Monday’s partial solar eclipse was an exciting experience, and a real life physics lesson, at Ayala High School.
There were many ways to safely view the event at the Solar Eclipse Extravaganza put on by students of Ayala’s AP physics class and astronomy club.
Stations set up in the quad included homemade eclipse viewers made of cardboard boxes of various shapes and sizes, safety eyeglasses, small telescopes with mylar filters and a large 12-foot telescope with a projection screen.
Reporters Leticia Juarez of Channel 7 Eyewitness News and Adrianna Weingold of Channel 2 KCBS TV interviewed several students.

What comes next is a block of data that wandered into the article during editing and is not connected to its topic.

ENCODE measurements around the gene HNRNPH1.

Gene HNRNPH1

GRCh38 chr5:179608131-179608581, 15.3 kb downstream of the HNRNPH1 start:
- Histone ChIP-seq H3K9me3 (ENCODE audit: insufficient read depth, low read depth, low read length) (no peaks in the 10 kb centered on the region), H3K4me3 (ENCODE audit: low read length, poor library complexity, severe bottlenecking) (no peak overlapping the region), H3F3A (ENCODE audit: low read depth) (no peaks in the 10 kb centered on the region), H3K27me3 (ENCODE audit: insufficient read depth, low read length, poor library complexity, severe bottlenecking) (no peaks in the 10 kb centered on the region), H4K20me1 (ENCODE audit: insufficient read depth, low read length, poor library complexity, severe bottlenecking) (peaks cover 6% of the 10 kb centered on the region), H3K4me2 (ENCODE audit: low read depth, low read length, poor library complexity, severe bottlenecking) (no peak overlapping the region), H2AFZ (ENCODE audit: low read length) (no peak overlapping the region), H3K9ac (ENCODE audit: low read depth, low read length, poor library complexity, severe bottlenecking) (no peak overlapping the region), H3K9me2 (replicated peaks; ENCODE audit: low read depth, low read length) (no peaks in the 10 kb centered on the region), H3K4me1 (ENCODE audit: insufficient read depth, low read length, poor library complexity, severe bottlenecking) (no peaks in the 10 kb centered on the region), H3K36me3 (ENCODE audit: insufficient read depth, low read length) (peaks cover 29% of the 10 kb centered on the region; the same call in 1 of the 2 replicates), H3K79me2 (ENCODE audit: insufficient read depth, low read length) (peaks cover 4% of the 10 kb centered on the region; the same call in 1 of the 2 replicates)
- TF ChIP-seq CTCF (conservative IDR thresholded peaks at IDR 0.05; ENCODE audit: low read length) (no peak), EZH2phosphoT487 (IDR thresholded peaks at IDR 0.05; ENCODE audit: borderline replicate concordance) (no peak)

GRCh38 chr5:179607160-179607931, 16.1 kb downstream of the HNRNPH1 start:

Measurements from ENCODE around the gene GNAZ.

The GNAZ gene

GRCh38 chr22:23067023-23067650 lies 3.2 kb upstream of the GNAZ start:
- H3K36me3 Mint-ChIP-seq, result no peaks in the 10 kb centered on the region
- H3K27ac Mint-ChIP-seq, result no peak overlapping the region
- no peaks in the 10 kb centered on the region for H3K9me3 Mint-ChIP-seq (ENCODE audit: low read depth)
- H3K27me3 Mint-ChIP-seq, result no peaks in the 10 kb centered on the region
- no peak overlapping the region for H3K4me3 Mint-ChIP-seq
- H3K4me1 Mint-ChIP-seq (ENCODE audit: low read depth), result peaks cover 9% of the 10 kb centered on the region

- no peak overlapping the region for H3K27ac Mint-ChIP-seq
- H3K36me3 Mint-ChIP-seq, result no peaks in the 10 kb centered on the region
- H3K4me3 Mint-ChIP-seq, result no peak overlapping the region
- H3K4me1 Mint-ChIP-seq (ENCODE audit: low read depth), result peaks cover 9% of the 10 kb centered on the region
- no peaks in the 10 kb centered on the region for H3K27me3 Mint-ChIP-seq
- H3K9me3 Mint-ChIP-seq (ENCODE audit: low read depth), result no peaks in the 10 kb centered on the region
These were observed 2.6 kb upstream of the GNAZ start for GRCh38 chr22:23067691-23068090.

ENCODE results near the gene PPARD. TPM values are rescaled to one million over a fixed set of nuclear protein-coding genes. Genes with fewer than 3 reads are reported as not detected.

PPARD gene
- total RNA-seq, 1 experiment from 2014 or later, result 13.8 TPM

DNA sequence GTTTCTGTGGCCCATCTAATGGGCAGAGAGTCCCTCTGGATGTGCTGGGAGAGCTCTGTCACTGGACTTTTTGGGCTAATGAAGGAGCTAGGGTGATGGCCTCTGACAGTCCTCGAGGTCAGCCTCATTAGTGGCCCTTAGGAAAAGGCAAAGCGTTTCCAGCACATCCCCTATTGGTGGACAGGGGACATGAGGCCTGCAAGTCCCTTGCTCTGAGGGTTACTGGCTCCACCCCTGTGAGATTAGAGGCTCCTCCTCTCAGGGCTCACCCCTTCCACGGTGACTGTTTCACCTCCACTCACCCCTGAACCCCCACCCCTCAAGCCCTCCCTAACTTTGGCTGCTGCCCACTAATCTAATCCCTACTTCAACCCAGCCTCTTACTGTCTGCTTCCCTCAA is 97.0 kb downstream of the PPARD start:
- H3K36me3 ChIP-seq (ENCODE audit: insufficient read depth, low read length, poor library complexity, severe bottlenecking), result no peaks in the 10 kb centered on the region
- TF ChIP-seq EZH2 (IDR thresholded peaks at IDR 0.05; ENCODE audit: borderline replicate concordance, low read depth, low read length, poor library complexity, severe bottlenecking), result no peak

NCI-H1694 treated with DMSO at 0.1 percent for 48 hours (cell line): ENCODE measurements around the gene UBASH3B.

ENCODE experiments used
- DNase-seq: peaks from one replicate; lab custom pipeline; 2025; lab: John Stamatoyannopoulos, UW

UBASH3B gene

“I feel blessed to be alive for something like this,” senior Tara Zam told a reporter.
Physics teacher Scott Carter said he moved up the study of optics, which he usually presents to his physics class at the end of the year, to the beginning of the year to coincide with the eclipse.
Student groups of all grades rotated through the viewing stations for over two and a half hours.
Mr. Carter, a 20- year teacher of the school, gave viewing instructions to each group.
Shadows that appeared crescent shaped under nearby trees were a reflection of the sun being partially covered by the moon, he told the students.
“There’s an explanation for how the whole world works around you if you just keep your eyes open. It’s always around you at all times,” he added.